Shopping in haste I grabbed a bag of self-rising flour off the shelf instead of all-purpose. That error slipped unnoticed until I got home, and started unsacking the groceries. Argh. I don’t use self-rising flour. I have an attitude of disapproval towards it. Its ready-blend of salt and baking powder can get you into trouble.
I’m one of these control freaks–I prefer to put in my own quantities of leavening. As needed.
And, I’ve seen the tragi-comic results when self-rising is mistaken for all-purpose. I recall the layers of a certain multi-tiered wedding cake gone awry, at the hands of such an ingredient mispick.
Convinced that she was working with all-purpose, our baker Tonya added the baking powder and soda that her recipe called for. Super-leavened, the batter sputtered and foamed over the cake pans in rolling waves, forming strange baked stalagmites on the oven floor.
Nonetheless, it was not worth it to return the unwanted bag. I decided to see how I could use the nefarious flour. (Hint-Hint! If you have good recipes, tell me about ‘em!)
And then, I remembered some friends talking about Tammy Algood’s “Two Ingredient Biscuits.”
” It’s so simple and good, it’s crazy. Just 2 Cups of Self-Rising Flour and 1 Cup of Heavy Cream.”
“Yep, that’s it.”
Not counting, of course, the pat of cold butter and deep amber ribbon of sorghum you'll want to put on the biscuits, all hot-n-tenda from the oven.
Mixing up the dough should go quickly. Don’t overwork it. The trick to light biscuits is a light hand.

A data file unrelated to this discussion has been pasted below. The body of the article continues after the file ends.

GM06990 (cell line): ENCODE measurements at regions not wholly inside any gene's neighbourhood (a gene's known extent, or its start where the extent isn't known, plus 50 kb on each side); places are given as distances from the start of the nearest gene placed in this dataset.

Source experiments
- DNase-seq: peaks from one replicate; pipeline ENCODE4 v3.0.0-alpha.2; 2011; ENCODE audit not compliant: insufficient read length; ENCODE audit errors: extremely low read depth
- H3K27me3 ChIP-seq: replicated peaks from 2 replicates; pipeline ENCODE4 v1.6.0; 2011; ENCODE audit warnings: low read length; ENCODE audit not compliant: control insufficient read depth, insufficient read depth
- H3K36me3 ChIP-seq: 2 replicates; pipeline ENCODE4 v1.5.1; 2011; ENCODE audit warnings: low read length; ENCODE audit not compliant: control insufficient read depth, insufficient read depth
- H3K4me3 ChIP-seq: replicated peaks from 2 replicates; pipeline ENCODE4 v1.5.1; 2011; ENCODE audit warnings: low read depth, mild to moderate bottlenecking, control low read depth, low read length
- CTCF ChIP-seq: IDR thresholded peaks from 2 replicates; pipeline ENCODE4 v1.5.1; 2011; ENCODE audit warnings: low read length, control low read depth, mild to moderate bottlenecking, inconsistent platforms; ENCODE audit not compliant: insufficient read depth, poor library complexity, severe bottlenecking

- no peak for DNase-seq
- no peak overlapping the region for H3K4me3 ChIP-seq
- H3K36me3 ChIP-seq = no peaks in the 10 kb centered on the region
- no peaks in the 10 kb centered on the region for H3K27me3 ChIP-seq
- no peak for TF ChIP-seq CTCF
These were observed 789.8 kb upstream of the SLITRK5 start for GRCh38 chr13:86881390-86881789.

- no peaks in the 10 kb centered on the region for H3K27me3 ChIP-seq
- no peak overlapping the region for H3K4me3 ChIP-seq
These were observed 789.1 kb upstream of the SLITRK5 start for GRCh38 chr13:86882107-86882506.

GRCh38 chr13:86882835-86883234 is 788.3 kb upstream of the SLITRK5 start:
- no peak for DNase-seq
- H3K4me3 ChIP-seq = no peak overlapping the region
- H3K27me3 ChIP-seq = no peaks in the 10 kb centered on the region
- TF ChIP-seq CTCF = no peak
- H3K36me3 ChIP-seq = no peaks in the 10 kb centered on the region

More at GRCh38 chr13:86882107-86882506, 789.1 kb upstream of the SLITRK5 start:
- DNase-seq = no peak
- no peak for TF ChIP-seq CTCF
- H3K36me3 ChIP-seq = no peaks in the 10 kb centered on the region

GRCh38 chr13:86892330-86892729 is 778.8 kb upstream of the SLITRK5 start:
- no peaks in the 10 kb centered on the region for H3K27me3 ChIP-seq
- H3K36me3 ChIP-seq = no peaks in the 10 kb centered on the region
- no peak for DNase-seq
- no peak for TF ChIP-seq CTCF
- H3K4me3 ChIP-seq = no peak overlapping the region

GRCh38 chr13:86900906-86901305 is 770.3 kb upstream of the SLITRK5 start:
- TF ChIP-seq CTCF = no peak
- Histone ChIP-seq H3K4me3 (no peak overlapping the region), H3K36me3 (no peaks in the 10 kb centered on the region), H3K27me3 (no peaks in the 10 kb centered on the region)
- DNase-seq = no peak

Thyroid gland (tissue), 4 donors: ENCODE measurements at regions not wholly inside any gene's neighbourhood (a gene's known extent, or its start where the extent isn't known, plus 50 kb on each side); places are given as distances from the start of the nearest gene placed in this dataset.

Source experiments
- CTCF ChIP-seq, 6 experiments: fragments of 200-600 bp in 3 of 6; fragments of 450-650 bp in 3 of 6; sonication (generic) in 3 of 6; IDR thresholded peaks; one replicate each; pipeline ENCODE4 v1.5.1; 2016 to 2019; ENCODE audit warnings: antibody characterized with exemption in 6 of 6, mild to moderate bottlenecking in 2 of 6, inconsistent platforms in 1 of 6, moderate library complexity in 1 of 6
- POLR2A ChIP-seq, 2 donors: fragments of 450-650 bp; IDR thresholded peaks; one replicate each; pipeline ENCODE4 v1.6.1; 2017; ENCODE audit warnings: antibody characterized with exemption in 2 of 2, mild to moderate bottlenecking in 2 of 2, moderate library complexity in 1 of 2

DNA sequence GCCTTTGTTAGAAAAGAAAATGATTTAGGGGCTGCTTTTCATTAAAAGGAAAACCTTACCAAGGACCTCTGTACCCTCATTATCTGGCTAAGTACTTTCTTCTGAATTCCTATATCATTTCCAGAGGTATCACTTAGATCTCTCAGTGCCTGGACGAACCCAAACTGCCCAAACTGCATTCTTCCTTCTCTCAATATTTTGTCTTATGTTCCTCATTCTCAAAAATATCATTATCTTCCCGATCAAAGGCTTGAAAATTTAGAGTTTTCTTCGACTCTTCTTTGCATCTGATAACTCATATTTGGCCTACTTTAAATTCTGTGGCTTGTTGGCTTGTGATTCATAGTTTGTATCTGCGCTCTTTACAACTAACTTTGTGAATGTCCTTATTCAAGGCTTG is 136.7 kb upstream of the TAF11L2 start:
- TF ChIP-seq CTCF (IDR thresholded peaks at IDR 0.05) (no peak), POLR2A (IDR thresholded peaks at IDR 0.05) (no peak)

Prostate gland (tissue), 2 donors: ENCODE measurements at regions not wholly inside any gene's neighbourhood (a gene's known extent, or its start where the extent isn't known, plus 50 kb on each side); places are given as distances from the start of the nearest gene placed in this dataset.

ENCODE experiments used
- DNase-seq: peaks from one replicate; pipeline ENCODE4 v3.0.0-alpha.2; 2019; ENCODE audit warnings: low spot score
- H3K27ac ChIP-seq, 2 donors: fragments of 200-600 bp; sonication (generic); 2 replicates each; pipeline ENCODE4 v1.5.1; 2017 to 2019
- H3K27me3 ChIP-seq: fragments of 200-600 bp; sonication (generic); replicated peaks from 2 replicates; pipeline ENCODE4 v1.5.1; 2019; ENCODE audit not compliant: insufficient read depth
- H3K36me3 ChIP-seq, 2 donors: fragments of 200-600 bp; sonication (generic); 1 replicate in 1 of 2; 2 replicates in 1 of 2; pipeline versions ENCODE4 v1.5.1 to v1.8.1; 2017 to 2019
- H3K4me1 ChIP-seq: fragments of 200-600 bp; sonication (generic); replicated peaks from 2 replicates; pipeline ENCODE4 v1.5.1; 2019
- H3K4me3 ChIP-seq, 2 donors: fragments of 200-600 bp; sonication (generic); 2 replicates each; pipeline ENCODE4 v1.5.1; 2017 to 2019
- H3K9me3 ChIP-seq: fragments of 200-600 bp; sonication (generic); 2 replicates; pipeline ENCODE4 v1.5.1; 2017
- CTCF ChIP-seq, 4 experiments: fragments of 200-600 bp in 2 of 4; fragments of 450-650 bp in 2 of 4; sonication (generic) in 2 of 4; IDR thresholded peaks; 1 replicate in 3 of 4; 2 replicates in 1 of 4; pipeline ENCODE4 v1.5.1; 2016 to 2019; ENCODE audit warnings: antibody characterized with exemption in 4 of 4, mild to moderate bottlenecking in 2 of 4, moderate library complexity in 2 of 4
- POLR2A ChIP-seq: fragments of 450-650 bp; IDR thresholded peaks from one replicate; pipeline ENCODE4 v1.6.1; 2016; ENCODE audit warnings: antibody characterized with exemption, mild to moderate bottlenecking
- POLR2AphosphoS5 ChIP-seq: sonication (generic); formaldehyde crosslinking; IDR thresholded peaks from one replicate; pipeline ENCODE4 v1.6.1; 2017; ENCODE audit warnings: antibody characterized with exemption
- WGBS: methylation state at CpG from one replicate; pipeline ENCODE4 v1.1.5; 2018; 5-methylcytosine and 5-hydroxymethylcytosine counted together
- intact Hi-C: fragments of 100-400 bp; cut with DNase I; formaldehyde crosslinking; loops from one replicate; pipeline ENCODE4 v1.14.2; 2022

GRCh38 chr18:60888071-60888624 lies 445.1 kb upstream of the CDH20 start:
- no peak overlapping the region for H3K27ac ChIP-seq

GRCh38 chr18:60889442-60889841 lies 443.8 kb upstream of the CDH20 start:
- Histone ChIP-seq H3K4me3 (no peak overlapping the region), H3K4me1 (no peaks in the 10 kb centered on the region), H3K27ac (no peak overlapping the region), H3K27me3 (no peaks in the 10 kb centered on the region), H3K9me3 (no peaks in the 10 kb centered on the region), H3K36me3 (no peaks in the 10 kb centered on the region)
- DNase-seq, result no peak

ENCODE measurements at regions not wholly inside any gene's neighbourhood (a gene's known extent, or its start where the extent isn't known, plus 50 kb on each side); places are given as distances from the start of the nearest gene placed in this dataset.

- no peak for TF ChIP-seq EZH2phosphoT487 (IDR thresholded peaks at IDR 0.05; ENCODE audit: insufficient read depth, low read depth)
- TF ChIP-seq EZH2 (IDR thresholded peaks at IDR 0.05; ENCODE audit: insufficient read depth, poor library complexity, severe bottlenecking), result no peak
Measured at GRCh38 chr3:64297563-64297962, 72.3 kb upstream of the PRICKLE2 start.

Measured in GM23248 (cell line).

And, a wet sticky hand.
You could hand-form the shapes, or glob them, “drop biscuit” style, off the end of a spoon, right into the baking pan. I like to get out the rolling pin and give the dough a couple of turns to smooth and slightly flatten the surface, before I cut the rounds.
I don’t roll thin. Think Thick. Big Hot Biscuits is what its all about. As you cut the rounds, place them in a buttered cake pan, their sides touching. And, don’t worry about ‘em being perfectly round. I like a wonky-shaped biscuit. It seems honest.
A hot oven is key. Have it preheated to 450 degrees. If you like, (and I do!) slap a little sliver of butter on top of each biscuit before you put ‘em in the oven.
In less than 20 minutes, you’ll have fat, fluffy biscuits, ready for whatever fixin’s you like. Guess I’ll have to reconsider my anti-self-rising stance.
Biscuits connote The South, picnics, country ham, big breakfasts, sweet butter, sorghum. Have you tasted (or cooked with) sorghum? I’ve taken a fancy to this syrup only in recent years. Not to be confused with molasses,(a by-product of cane sugar) sorghum results from cooking down the cane of same-named plant. It’s flavor is distinctive: strong, but not overbearing; caramel sweet with a somewhat minerally edge.
And a gorgeous amber pour.
TWO INGREDIENT BISCUITS
2 Cups Self-Rising Flour
1 Cup Heavy Cream
Preheat oven to 450 degrees.
Measure flour into a mixing bowl. Pour in cream and quicky mix together. This will form a mass. If it seems too dry, add a little slug of milk or cream—the wetness of the dough actually helps steam up the biscuits!
Pat dough ball onto a lightly floured surface, and with the gentle pressure, roll out the dough—but not thin–about 1/2″ thick. Cut into rounds–at least 2″ in diameter—and place each biscuit in a greased round cake pan.
Let the biscuits touch, as you place them side by side in the pan. Biscuits bake up taller and more tender when they touch, “shoulder-to-shoulder.”
Optional: place a sliver of cold butter on top of each biscuit before you put the pan in the oven.
Bake for about 15 minutes. Tops (and bottoms) will be browned, and the biscuit interior will be white and fluffy.
Serve immediately, with butter, sorghum, honey, blueberry preserves…
Makes 8-12 biscuits.